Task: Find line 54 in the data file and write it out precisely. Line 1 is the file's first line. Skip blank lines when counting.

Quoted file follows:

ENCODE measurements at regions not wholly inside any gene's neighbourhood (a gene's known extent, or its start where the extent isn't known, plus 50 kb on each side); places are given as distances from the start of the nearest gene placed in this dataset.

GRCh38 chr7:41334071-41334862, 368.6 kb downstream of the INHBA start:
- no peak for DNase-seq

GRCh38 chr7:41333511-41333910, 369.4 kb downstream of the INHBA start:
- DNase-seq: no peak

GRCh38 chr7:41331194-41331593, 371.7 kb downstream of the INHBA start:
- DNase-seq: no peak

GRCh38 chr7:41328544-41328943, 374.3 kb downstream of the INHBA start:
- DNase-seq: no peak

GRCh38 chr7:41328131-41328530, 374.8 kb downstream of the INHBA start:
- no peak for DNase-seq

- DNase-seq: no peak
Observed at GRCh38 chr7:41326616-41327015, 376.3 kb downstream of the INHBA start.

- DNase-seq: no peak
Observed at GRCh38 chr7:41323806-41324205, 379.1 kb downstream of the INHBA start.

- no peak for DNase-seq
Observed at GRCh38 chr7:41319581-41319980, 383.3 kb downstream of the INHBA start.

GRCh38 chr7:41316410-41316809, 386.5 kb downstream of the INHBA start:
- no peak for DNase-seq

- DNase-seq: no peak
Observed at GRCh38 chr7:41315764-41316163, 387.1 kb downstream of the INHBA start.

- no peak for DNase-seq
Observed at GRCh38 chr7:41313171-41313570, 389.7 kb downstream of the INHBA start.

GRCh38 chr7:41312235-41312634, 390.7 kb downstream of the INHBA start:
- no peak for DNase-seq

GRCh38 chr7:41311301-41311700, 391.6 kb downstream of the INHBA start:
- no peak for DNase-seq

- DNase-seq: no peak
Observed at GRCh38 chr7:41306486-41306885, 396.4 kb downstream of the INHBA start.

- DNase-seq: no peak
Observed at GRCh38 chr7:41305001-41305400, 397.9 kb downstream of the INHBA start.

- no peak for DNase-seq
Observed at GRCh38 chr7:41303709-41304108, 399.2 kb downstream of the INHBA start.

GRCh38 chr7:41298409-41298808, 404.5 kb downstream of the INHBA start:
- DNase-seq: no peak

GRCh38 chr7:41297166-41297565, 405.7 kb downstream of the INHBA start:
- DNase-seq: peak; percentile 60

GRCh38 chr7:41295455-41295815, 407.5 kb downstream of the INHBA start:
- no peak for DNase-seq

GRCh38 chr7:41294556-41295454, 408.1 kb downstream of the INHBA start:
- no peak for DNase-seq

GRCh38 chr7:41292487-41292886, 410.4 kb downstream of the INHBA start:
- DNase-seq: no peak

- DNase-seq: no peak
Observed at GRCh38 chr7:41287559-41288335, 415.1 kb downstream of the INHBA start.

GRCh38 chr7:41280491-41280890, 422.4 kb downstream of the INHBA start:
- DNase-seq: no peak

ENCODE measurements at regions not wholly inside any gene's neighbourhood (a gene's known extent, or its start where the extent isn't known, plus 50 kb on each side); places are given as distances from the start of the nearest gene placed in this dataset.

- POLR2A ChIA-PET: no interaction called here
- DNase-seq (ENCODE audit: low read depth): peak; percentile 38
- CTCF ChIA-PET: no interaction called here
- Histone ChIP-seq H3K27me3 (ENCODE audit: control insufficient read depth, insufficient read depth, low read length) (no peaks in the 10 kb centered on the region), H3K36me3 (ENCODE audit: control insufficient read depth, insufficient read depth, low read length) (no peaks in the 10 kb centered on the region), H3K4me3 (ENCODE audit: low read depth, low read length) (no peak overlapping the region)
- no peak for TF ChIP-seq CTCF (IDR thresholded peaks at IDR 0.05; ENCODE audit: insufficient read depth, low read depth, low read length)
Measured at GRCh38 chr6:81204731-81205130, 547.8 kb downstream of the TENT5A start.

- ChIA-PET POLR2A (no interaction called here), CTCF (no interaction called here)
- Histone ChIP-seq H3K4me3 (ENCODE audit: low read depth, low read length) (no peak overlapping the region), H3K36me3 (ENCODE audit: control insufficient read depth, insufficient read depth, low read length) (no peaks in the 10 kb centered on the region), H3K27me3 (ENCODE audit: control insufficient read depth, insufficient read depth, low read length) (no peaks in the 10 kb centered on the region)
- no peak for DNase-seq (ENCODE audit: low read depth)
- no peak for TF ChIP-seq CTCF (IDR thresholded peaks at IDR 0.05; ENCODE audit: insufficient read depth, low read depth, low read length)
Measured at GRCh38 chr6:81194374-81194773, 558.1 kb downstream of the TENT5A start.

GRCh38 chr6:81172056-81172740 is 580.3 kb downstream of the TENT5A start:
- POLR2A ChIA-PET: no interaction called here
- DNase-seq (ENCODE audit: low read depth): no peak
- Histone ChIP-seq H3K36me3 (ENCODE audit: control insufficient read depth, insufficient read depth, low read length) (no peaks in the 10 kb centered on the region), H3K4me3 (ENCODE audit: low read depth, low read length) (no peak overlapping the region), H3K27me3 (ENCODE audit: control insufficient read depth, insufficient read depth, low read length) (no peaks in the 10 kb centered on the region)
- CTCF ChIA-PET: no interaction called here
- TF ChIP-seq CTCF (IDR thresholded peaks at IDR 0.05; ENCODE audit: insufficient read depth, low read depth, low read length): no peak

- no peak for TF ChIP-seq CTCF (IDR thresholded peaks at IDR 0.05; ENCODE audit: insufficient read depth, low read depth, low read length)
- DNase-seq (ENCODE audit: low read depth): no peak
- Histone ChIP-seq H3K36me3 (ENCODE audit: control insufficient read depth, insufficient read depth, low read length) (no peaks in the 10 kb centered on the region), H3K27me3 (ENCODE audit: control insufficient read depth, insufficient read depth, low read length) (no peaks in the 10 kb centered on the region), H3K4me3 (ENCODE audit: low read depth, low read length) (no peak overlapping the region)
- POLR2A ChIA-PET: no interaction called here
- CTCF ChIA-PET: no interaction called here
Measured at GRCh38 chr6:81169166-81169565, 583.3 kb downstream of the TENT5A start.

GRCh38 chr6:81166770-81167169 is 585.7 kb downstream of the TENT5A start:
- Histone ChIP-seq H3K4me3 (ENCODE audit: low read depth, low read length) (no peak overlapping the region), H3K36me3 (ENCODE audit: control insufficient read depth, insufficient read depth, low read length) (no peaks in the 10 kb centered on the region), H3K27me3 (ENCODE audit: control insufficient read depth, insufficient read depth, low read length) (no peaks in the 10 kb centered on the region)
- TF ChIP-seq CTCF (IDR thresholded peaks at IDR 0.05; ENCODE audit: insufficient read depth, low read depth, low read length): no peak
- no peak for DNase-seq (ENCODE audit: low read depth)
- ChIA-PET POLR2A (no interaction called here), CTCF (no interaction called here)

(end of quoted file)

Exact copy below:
Measured at GRCh38 chr6:81204731-81205130, 547.8 kb downstream of the TENT5A start.